You are what you eat... and exercise

You are what you eat... and exercise

By Simon Dale, PureGym Quartermile

Summer 2014 has been predicted to be the hottest on record, so it’s no surprise that members of our Quartermile-based gym have started coming in more regularly. After a winter of being covered up, they all want to look their best for their upcoming holidays.

So, if you’re thinking about setting yourself some fitness goals, it’s important to remember that the correct diet and an exercise regime work hand in hand to achieving a healthier, leaner body.

The mantra ‘you are what you eat’ isn’t just an old wives’ tale…. and there’s also a lot of truth in ‘you are what you exercise’.

To detox or not to detox?

If you eat a lot of processed foods that are high in sugar and unhealthy fats, you can try detoxing alongside your regular exercise regime. Detoxing can be a good way of ridding your body of toxins, allowing it to repair itself, leaving you feeling refreshed and energised.

Be careful not to go overboard with detoxing though – once a month is more than frequent enough. If you decide you just want to consume fruit, vegetables and water for a few days, that’s considered safe. However, prolonged fasts are not recommended and simply lead to lack of nutrition, dizziness, mood swings, lethargy and headaches.

As an alternative to detoxing, I would recommend a healthy balanced diet of eating little and often. If you try eating small portions of healthy foods every three hours, you shouldn’t need to detox to rid your body of unwanted substances.

What to eat

People think starchy foods are bad for you – but it’s actually the fats found in oils and dairy products that are used when cooking starchy foods that are fattening. For example, it’s the butter and milk added to mashed potato that makes it less healthy, rather than the potato itself. Why not have a simple baked potato instead. Remember – foods containing starch are a great source of energy for your exercise regime, so don’t cut them out completely.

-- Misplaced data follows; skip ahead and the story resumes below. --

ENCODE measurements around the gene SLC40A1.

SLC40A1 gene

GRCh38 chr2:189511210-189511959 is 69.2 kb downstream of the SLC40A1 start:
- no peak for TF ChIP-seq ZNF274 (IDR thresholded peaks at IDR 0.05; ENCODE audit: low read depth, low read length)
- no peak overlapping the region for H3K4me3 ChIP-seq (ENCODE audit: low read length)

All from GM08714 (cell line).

The protein found in fish, chicken, beans and nuts helps repair muscle tissue. It also prevents what we call ‘DOMS’ in the exercise world. This stands for ‘delayed onset of muscle soreness’, which you can get after working out.

Other extremely important food sources are of course fruit and vegetables as well as plenty of water. Try to make every plate of food you eat as colourful as possible, then you know your body is getting the range of vitamins and minerals it needs.

What to avoid

Sugary foods such as cakes and biscuits should be avoided before performing high-endurance sports or training at the gym. That’s because they can cause your blood sugar levels to drop, leading to fatigue.

Because fried food is loaded with oil, your body takes longer to digest the fats inside them. This makes you drowsy and your stomach feel heavy - so not a good idea before exercising!

Try to avoid eating too much red meat, but avoid processed meats such as sausages and burgers in particular. Consuming creamy sauces, mayonnaise and high-fat milk is not a good idea before to exercising because these take longer for our bodies to digest.

As well as being sugary, fizzy drinks can lead to gastric problems when consumed before or after engaging in any kind of sports activity. They can also account for a sharp increase in insulin, followed by a drastic drop in sugar levels, post-exercise. Therefore, they’re a strict no-no for any sportsperson or gym-goer.

Exercise, exercise, exercise

The best way to get a beach-fit body is to train hard whenever you hit the gym. This increases your metabolism, which helps burn unwanted fat deposits around the body. So people should focus on high intensity interval training (HIIT), which consists of both aerobic and anaerobic exercises.

Watch this space, because Q360 will be posting my HIIT workout routine later this week!

PureGym at Quartermile is one of the busiest gyms in Edinburgh because of the incentives we offer. You don’t have to sign a contract and we have 24/7 opening times. To find out more visit the website or call 0845 077 3256 to speak to the manager, Colin Ferrie.

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